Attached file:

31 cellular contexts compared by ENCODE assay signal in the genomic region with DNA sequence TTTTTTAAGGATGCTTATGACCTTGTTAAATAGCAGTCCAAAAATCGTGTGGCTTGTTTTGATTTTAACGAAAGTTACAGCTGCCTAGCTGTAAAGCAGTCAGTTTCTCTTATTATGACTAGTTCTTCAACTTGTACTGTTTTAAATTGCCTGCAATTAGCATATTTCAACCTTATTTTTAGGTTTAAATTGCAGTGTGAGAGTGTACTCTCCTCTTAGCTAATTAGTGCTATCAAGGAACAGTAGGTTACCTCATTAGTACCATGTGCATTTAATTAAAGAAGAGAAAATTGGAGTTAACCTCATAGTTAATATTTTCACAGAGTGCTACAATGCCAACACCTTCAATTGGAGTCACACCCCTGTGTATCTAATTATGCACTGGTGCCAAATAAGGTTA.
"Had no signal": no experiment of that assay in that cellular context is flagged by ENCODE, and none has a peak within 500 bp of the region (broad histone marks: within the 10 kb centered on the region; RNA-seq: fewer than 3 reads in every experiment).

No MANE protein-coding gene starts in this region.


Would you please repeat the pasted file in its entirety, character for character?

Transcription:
31 cellular contexts compared by ENCODE assay signal in the genomic region with DNA sequence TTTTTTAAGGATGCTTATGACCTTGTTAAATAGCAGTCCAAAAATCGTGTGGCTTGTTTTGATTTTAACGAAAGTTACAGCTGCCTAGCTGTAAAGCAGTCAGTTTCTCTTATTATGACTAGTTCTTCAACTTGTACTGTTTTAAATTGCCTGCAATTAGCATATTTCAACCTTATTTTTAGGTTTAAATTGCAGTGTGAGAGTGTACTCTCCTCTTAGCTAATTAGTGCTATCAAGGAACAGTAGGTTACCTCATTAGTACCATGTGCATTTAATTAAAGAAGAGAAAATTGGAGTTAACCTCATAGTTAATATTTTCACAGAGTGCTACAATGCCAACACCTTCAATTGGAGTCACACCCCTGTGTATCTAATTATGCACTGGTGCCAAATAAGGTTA.
"Had no signal": no experiment of that assay in that cellular context is flagged by ENCODE, and none has a peak within 500 bp of the region (broad histone marks: within the 10 kb centered on the region; RNA-seq: fewer than 3 reads in every experiment).

No MANE protein-coding gene starts in this region.